It is worth noting that QR’s commitment to a six size run bike is literally a sacrifice that can be measured in dollars, as lately many brands (Orbea, I’m looking at you) are trying to skirt the need to create multiple molds by offering far fewer sized frames and instead providing more modular front ends to accommodate fits at the extreme end of each size’s limits. A side effect of this limited sizing/modular fit setup can oftentimes be very unusual/unpredictable handling at the extremes. Hats off to Quintana Roo for not cutting corners here, while still leaving plenty of room for front-end adjustment via a wide variety of third-party options.
Lately, a lot has been made of tri superbikes’ ride quality. In some ways, it’s the final frontier for designs that are quickly approaching the most minimal of marginal gains. There is only so much weight you can shave off a bike and only so much aerodynamically you can do before the bike gets unrideable or incompatible with the components that actually make it go. The good news for triathletes is that this final frontier means a renaissance on ride quality that has tri superbikes riding smoother, more predictably, and are more fun to ride. With the V-PR, Quintana Roo ticks most of these boxes in ways they haven’t really done before.
First, and most noticeably, the V-PR has a very mellow, smooth, and fatigue-resistant ride on the road. It eats up all types of road vibration from high-frequency chatter to big, bumpy hits. For triathletes, particularly long-course triathletes, this is essential. It doesn’t matter how fast you are, if you get off the bike and you’re beat up from a rough ride on sketchy pavement, your run won’t go well. The V-PR has somehow turned out one of the smoothest rides we’ve been on in years—outside of non-double-diamond bikes, of course. It ended up being smoother, head-to-head, than the Plasma 6 that rode very well for us earlier this year. Overall, this means a lighter grip on the aerobars, less impact on the elbows and rear, and greater relaxation through the legs, allowing you to simply pedal and not…clench.
Second, this is a bike that tracks incredibly well—particularly if you’re using the new Vision Pro front end, with its wide, cupping aerobar pads and comfortable wrist/extension angle. We were able to bomb down big, bumpy hills with pretty “puckery” crosswinds and thanks to the tracking, the ride quality, and (I’m guessing) the shallow front fork that doesn’t catch the wind, we were entirely comfortable—even early in our testing. So for most triathletes, I’d recommend going with that Pro front end, if it even remotely accommodates your fit (bearing in mind, the extension length/reach is not very adjustable), as it truly lets this bike shine.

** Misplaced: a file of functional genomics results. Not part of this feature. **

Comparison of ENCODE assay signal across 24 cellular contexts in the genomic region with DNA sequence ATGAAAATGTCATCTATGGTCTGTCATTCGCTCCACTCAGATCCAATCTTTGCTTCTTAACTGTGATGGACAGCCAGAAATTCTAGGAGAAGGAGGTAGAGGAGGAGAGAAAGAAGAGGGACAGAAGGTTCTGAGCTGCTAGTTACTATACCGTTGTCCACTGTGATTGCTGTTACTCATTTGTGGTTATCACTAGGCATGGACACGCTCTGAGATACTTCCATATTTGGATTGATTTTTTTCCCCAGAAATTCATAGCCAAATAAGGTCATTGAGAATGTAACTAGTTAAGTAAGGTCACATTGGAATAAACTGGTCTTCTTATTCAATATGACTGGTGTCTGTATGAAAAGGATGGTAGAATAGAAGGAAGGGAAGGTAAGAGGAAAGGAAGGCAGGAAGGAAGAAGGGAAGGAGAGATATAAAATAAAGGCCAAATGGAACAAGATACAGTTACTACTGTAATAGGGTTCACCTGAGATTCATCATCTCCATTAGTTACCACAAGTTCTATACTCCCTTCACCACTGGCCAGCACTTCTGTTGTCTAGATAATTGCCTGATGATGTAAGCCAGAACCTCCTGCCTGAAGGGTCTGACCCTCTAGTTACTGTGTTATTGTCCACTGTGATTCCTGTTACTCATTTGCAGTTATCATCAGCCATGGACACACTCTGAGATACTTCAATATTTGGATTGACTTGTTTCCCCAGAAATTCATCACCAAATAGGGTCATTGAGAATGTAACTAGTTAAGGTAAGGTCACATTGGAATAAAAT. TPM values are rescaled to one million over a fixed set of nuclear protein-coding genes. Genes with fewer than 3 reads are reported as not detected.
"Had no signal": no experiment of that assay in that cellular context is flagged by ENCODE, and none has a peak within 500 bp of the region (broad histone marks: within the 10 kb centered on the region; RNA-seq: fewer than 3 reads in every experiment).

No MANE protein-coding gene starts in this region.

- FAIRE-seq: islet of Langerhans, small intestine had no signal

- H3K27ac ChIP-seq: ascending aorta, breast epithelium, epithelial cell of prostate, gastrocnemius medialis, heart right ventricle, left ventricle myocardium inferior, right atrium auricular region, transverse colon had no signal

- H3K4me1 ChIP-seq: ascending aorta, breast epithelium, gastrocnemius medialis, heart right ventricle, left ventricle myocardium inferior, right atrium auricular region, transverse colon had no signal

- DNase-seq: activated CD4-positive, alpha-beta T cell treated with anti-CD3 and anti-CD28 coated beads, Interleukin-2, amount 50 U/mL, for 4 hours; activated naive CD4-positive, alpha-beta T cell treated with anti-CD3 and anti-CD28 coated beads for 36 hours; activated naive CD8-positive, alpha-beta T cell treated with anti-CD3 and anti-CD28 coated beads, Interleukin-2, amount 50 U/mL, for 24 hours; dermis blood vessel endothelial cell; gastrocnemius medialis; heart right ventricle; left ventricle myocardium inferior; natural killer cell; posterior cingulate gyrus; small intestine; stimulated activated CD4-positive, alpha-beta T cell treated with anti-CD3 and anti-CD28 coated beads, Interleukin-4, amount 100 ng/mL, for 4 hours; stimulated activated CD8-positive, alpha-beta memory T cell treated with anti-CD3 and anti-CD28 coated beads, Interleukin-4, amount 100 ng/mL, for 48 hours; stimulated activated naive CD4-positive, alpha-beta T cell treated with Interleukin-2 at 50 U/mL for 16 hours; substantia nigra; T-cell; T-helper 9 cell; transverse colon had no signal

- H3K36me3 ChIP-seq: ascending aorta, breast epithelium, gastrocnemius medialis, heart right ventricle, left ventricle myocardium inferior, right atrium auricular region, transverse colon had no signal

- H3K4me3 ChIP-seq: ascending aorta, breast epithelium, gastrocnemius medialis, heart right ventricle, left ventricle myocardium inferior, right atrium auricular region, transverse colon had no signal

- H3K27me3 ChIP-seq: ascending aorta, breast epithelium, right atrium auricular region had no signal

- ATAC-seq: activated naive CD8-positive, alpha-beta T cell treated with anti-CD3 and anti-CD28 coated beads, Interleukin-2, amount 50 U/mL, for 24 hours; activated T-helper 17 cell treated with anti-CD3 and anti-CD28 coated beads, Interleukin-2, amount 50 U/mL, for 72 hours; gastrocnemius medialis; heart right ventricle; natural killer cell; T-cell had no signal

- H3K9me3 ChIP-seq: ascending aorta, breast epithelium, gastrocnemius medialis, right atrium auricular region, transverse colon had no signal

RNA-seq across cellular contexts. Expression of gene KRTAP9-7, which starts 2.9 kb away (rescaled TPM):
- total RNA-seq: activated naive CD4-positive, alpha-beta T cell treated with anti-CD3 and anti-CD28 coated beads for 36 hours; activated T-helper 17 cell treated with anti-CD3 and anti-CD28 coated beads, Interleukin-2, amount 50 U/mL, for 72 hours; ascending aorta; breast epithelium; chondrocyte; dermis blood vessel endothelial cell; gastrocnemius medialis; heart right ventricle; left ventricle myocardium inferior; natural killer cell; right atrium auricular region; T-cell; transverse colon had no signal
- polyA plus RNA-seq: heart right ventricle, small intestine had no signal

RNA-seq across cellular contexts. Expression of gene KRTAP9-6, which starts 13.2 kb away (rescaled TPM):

Sadly, when it comes to descending, you’re not going to win any downhill contests against roadies. Like everything, there is a tradeoff, and like usual, that excellent straight-line tracking, predictable handling, and emphasis on comfort means the V-PR isn’t exactly a ginsu knife around corners. While it does act predictably, it is more of a “set-and-follow” geometry rather than something that lets you make real-time, quick adjustments while leaning into a corner. If that’s something that’s incredibly important to you (and honestly, as a triathlete, it shouldn’t really be), then you may want to look more at the Cervelo P5, or to a lesser extent the Plasma 6. Of course, that said, both of those bikes are not as effective on long fast straightaways, or bombing down big, windy hills in the aerobars.
Quintana Roo V-PR Extended Review: Conclusions
When it comes down to it, the V-PR’s major competition so far is two other recent bikes that we’ve mentioned extensively in this review—the Scott Plasma 6 and the Cervelo P5. All three bikes are in the $8-10k range, all three are very weight conscious, all three are very aero, and all three place a greater (and more tangible) emphasis on handling and ride. While the P5 may have the edge on both bikes when it comes to weight and handling, the V-PR rides smoother, tracks better, and accelerates better than you’d expect. The Plasma 6 falls somewhere in between. What it boils down to, then, is in the details.
Quintana Roo is making a big deal about the weight savings and the aerodynamic advantages of the V-PR over its previous models like the PRsix2 Disc. They’ve posted a chart that shows the V-PR blowing the doors off other superbikes when it comes to weight, but in truth we’re not talking about pounds of bike here—in a few cases, we’re talking about ounces. When compared to a slightly downspec’d Scott Plasma 6 (which I consider a worthy contender to this bike, alongside the new Cervelo P5), I found that when fully loaded, there was less than a pound of difference. That’s statistically almost nothing. As for the aerodynamics on this bike, Quintana Roo is claiming a roughly 5% reduction in drag from it’s previous PRsix2 Disc series. This is good, but probably won’t help you get to Kona.
No, the V-PR doesn’t have that ridiculously clean front end that both the P5 and—to a slightly lesser extent—the Plasma 6 have, but the trade-off is a front end that can be swapped out, travelled with, and won’t give you a headache when you work on it. Also, rather than relying on proprietary parts and very concrete build specs, Quintana Roo allows a higher level of customization in the purchasing process that is more likely to fit a wider range of people with a wider range of needs.
And this is where you’ll find the beauty of the lightly-remixed V-PR: It might not be as glitzy as its Cervelo or Scott counterparts, but it’s a workhorse that actually does what triathletes really need it to—ride fast in the aerobars for a long period of time without expending extra energy. Even though it’s not the tightest descender, it comfortably holds a line, longer than the old PRsix2 Disc, the Plasma 6, or the P5, and that should be enough for triathletes to take notice. The extras like swappable and serviceable parts, paint customization, and build-to-fit are all nice bonuses, but at the core, the V-PR is made for triathletes to get to T2 quickly and comfortably.
Ultegra Di2 12-speed: $9,000
Dura-Ace Di2 12-speed: $10,400